I was vaccinated for pneumococcal disease, but I still got pneumonia. Does that mean
the vaccine didn’t work?

Answered by:

Kristin L. Nichol, MD, MPH, MBA University of Minnesota

“Pneumococcal disease can cause serious illness and even death. We have a safe vaccine that works. If you are in one of the high priority target groups, then I strongly recommend vaccination for you.”

Answer:

No, it doesn’t. Pneumonia can be caused by many other types of organisms besides the pneumococcal organism, and the vaccine doesn’t work against those other types of bacteria. Secondly, the pneumococcal polysaccharide vaccine protects against 23 types of pneumococcal organisms that are responsible for most infections, but there are other types not covered by the vaccine. Finally, this vaccine is most effective — not so much at preventing pneumonia caused by the pneumococcal organisms — but at preventing the especially serious complications of pneumococcal disease known as invasive pneumococcal disease that might accompany pneumonia.

My doctor said I should also get an annual flu shot. Why do I need both vaccines?

Answered by:

William Schaffner, MD Past-President, NFID

“If I had one thing to say to a patient about the seriousness of pneumococcal disease and the importance of prevention, it would be... just do it. Pneumonia can kill — vaccination is both effective and safe.”

Answer:

Influenza and pneumococcal vaccines protect against two different diseases, both of which can cause serious, life-threatening illnesses and both diseases involve the lungs.

Influenza is the winter virus that can affect even healthy people, causing an illness that is so severe it can result in hospitalization.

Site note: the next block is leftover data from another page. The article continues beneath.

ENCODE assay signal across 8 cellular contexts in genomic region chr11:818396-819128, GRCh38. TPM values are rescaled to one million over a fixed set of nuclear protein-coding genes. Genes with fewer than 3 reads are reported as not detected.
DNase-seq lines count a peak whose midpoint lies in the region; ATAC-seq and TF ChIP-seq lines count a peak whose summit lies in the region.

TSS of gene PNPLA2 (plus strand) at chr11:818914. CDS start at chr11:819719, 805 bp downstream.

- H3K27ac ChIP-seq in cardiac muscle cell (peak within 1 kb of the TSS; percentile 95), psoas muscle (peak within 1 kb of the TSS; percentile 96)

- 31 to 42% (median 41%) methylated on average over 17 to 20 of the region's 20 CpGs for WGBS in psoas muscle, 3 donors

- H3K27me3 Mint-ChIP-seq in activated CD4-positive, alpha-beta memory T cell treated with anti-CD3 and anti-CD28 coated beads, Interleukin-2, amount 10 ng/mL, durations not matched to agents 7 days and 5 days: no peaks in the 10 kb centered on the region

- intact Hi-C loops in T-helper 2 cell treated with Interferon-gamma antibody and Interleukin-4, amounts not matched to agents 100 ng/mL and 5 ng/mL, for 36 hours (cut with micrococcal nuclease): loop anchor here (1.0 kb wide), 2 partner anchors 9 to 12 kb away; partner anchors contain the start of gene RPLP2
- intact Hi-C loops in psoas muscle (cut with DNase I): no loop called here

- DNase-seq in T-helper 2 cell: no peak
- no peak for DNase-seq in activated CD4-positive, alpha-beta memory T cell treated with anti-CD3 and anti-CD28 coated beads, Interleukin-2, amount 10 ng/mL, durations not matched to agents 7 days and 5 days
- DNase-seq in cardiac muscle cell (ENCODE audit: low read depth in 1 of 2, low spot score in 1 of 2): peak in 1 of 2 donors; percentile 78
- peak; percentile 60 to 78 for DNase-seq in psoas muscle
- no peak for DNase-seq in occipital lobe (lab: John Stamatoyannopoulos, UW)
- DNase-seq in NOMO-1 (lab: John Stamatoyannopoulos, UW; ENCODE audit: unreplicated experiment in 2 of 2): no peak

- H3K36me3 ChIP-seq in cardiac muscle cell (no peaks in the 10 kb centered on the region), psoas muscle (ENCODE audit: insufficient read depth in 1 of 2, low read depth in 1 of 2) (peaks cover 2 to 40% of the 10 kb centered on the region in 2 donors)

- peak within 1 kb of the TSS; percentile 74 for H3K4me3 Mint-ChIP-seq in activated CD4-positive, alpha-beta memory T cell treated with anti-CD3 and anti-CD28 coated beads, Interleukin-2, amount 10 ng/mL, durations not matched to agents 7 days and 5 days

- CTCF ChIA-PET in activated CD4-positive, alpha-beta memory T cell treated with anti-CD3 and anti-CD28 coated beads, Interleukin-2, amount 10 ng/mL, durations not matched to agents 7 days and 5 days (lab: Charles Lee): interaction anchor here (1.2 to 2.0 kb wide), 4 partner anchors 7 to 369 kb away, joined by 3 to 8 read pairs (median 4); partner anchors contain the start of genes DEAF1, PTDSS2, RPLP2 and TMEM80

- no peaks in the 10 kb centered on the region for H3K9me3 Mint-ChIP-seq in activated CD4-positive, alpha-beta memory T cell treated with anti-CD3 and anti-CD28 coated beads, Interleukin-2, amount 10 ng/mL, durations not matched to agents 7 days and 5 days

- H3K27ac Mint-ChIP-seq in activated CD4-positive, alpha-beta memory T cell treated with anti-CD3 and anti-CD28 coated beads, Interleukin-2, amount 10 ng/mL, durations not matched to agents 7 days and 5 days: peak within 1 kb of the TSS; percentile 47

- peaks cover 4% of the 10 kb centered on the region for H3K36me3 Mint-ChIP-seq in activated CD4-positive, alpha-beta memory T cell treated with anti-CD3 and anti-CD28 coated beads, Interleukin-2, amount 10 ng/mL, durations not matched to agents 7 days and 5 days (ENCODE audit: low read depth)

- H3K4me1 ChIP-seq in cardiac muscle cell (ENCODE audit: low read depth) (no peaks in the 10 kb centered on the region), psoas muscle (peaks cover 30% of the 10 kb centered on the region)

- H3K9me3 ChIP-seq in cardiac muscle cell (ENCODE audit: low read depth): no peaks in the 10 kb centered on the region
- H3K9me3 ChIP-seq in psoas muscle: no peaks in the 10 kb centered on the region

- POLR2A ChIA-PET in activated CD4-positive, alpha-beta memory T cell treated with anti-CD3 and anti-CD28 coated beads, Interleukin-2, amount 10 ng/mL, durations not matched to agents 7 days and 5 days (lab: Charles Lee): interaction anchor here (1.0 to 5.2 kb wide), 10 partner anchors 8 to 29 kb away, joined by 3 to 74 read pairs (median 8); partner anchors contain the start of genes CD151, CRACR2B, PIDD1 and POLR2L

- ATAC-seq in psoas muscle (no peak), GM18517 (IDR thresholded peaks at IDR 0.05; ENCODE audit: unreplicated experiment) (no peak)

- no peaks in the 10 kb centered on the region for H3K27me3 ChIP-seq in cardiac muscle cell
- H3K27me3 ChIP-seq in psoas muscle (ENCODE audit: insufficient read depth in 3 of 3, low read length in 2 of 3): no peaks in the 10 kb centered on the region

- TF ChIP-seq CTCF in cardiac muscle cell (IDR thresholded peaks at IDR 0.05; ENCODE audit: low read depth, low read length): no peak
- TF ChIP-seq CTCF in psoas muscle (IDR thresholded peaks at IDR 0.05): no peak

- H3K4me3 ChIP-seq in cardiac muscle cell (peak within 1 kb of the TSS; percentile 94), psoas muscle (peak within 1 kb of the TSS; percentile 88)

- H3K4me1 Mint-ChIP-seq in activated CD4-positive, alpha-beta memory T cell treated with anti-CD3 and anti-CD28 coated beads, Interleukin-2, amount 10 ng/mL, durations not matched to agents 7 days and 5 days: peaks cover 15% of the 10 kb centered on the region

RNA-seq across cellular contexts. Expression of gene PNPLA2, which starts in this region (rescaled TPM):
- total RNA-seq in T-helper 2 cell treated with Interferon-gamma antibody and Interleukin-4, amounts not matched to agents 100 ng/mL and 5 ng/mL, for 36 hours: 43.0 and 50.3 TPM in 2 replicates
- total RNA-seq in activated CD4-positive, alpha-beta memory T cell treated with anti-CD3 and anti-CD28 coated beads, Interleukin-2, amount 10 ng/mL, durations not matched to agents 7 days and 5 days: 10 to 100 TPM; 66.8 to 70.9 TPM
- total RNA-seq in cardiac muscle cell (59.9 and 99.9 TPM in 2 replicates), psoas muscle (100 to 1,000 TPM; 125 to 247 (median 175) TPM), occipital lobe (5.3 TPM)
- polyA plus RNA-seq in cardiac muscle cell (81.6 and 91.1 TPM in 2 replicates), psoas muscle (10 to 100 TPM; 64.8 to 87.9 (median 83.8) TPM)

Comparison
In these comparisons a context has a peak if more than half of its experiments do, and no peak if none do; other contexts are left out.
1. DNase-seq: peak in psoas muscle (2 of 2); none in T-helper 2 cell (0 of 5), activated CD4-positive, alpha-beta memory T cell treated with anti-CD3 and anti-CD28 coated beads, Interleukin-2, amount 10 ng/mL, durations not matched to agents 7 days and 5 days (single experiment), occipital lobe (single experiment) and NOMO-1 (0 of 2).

The pneumococcus is a germ that can cause pneumonia and other infections such as in the bloodstream (bacteremia) and lining of the brain (meningitis). It is especially good at causing pneumonia as a complication of influenza infection. So you can understand why it is so important to be vaccinated to get protection against both influenza and the pneumococcus. Both vaccines are very safe.

How much does the vaccine cost?

Answered by:

Kristin L. Nichol, MD, MPH, MBA University of Minnesota

“Pneumococcal disease can cause serious illness and even death. We have a safe vaccine that works. If you are in one of the high priority target groups, then I strongly recommend vaccination for you.”

Answer:

The vaccine is free for people on Medicare. For others, their cost will depend on insurance coverage and doctors’ fees, which vary. Most insurance plans provide at least some reimbursement for vaccines if they are recommended for you.

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Pneumococcal Disease